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AGR2 protein expression in colorectal tumour epithelialcompartment
  1. Eric Chevet1,2,3,
  2. F Bassal4,
  3. Stéphanie Beq4,
  4. Benjamin Bonhomme5,
  5. Emeric Boisteau1,6,
  6. Julien Calloch4,
  7. Dominique Cazals-Hatem7,
  8. Frederic Delom8,9,
  9. Delphine Fessart8,9,
  10. Serge Evrard5,8,
  11. Roman Hrstka10,
  12. ted hupp11,
  13. Astrid Lièvre6,
  14. Edouard Louis12,
  15. Jeremie Mariau4,
  16. Marie-Alice Meuwis12,
  17. Eric Ogier-Denis1,2,3,
  18. Valerie Paradis13,
  19. Simon Pernot5,
  20. R Pineau1,2,3,
  21. Xavier Treton14,
  22. Valerie Velasco5,
  23. Sophie Vieujean12
  1. 1U1242, INSERM, Rennes, France
  2. 2Centre de Lutte Contre le Cancer Eugene Marquis, Rennes, France
  3. 3University of Rennes, Rennes, France
  4. 4Thabor Therapeutics, Paris, France
  5. 5Institut Bergonié, Bordeaux, France
  6. 6Department of Gastroenterology, CHU Rennes, Rennes, France
  7. 7Gastroenterology, IBD and intestinal failure department, Beaujon Hospital, Clichy, France
  8. 8Bordeaux II University, Talence, France
  9. 9U1312, INSERM, Bordeaux, France
  10. 10Masaryk Memorial Cancer Institute, Brno, Czech Republic
  11. 11University of Edinbhurg, Edinburgh, UK
  12. 12Hepato-gastroenterology and digestive oncology, University Hospital CHU of Liège and laboratory of translational gastroenterology, GIGA institute, ULiège, Liège, Belgium
  13. 13Pathology, Assistance Publique-Hôpitaux de Paris (AP-HP), Clichy, France
  14. 14Gastroenterology Department, Hôpital Beaujon, MICI et Assistance Nutritive, APHP, Paris, France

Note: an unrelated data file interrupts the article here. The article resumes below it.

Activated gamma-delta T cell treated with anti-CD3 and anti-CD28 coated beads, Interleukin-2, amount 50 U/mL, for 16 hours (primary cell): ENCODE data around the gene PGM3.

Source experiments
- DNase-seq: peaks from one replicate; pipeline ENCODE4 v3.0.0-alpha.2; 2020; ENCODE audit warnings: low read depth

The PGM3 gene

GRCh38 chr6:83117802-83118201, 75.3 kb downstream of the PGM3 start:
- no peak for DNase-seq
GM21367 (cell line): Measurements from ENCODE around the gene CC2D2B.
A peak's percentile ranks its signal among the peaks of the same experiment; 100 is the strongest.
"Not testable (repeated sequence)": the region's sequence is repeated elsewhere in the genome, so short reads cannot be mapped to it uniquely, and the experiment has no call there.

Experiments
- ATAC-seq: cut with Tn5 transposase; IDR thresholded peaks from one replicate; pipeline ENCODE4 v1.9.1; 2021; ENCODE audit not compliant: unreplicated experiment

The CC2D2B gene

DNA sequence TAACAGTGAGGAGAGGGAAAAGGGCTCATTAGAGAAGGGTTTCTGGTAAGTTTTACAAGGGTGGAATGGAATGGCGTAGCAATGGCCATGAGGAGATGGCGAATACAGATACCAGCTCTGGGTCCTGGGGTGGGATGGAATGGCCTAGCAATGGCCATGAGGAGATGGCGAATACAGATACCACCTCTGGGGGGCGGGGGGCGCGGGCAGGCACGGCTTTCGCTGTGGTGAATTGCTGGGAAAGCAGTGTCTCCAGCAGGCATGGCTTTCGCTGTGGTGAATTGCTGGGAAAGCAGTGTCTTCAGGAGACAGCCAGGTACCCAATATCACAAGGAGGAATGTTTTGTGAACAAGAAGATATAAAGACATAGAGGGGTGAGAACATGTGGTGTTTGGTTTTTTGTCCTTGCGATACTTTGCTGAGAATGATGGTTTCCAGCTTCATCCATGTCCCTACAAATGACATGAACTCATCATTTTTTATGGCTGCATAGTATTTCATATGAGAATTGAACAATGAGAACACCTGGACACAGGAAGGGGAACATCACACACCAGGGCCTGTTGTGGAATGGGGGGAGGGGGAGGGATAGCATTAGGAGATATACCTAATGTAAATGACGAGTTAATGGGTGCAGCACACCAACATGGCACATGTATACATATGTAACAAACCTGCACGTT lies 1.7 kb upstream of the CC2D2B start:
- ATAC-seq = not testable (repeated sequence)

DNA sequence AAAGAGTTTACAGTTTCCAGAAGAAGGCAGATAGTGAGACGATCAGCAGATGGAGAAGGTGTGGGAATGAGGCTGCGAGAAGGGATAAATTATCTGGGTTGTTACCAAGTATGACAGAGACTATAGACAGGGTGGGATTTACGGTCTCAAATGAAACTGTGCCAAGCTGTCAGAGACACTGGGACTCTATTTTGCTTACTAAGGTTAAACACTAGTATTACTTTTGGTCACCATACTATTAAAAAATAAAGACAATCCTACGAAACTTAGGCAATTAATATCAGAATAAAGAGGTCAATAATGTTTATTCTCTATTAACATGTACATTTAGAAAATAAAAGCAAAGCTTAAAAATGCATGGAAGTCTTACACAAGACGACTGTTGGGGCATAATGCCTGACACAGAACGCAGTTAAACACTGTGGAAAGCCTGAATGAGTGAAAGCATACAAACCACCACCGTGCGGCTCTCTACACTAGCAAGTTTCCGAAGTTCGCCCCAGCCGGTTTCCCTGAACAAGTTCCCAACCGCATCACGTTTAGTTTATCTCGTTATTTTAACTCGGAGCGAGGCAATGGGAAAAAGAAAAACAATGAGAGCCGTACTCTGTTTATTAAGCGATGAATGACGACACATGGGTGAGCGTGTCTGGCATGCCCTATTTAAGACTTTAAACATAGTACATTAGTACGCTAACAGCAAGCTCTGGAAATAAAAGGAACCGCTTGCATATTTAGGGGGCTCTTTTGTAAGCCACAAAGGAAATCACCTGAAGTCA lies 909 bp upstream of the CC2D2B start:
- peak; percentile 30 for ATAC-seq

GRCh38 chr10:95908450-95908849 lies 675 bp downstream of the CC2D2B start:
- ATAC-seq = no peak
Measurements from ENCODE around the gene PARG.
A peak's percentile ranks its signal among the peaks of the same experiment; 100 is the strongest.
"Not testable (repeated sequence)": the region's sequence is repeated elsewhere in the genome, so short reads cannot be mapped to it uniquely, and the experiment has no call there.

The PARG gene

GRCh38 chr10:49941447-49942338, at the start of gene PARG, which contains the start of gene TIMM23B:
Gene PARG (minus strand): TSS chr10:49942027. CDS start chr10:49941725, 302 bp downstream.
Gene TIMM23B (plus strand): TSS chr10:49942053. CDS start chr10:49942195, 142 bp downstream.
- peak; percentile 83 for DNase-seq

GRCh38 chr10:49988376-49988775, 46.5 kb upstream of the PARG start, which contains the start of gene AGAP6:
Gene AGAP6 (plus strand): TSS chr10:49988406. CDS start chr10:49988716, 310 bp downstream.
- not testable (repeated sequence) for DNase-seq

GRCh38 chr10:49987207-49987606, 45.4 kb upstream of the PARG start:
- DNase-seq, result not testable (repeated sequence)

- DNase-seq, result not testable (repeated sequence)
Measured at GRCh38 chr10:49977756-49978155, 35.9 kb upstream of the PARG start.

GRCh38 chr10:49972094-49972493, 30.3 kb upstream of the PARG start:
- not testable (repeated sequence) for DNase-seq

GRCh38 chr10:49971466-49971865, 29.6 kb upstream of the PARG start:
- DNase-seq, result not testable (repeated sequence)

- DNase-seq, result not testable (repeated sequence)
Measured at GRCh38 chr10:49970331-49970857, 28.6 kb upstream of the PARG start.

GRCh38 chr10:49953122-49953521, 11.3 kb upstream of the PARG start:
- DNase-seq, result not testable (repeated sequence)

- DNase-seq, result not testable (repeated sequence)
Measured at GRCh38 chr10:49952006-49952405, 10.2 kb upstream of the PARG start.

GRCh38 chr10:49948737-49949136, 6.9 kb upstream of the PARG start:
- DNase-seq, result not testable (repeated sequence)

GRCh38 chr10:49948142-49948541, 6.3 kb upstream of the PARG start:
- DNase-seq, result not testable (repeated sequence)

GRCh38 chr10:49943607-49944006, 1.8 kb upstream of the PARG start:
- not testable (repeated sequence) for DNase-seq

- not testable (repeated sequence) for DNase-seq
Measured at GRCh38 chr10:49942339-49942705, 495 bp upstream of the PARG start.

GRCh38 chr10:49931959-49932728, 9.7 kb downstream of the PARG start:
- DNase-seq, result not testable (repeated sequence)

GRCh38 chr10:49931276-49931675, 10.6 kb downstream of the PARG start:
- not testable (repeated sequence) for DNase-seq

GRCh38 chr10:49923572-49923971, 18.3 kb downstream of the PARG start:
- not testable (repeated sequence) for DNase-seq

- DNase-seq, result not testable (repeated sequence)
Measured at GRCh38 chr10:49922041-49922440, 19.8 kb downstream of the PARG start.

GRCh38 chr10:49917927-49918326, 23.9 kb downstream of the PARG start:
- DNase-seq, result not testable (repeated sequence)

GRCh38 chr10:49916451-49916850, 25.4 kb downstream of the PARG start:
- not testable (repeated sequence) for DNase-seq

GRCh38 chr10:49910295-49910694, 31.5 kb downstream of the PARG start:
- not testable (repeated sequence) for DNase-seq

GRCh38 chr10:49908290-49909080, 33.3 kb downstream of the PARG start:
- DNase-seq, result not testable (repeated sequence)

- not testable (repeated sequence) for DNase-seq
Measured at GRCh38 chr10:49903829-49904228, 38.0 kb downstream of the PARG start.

1. Correspondence to Dr Eric Chevet, U1242, INSERM, Rennes, France; Eric.chevet{at}

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We read with great interest the manuscript by Tian et al published in Gut. Tian et al report that in colorectal cancer (CRC) at stages III/IV, the presence of extracellular AGR2 in the tumour environment is due to its secretion by tumour-associated neutrophils (TANs). This, in turn, promotes tumour cells migration and invasion. Although these findings are original and exciting, it is essential to put them in the context of the biology of anterior gradient (AGR) proteins.

AGR2 is the most studied member of the AGR family, which contains three proteins1 and belongs to the superfamily of protein disulfide isomerases. AGR1-3 exhibit all the features of endoplasmic reticulum (ER) resident proteins by containing a signal peptide and an ER retention motif. AGR2 and AGR3 can be secreted in the extracellular milieu to trigger cell migration,2 and for AGR2 only, epithelial-to-mesenchymal transition,3 chemoattraction of monocytes4 and myofibroblast activation.5 6 Moreover, AGR2 is strongly expressed in endoderm-derived organs (lung stomach, colon prostate, intestine) and as such, is almost exclusively expressed in mucosal epithelial cells.1 Its overexpression has been associated with tumour aggressiveness in various cancers.1

Tian et al claim that in CRC, AGR2 is only produced by tumour-infiltrating neutrophils (TANs) which impacts on the migration of CRC cells through the activation of signalling pathways depending on CD98hc-cCT and Rho GTPases. Although this result is interesting, it is surprising that no expression of AGR2 is detected in tumour epithelial cells. We aimed at further documenting the expression levels of AGR2 protein in TAN-infiltrated CRC. To do so, 21 CRC samples from our European institutions and covering 3 aetiologies including microsatellite stable (MSS) and mismatch repair and instable (MSI) adenocarcinomas (ADK) and CRC from patients with inflammatory bowel disease (IBD) associated with primary sclerosing cholangitis (IBD+PSC) or not (IBD-CRC) at stages III/IV. These samples were processed for immunohistochemistry with anti-AGR2 (anti-AGR2 (M03) 1C3, Abnova, 1/800) and anti-MPO antibody as a neutrophil marker (anti-MPO (MAB3174), R&D System, 1/1000) and the images quantified (figure 1A,B). We also show data from the Human Protein Atlas7 (figure 1C,D).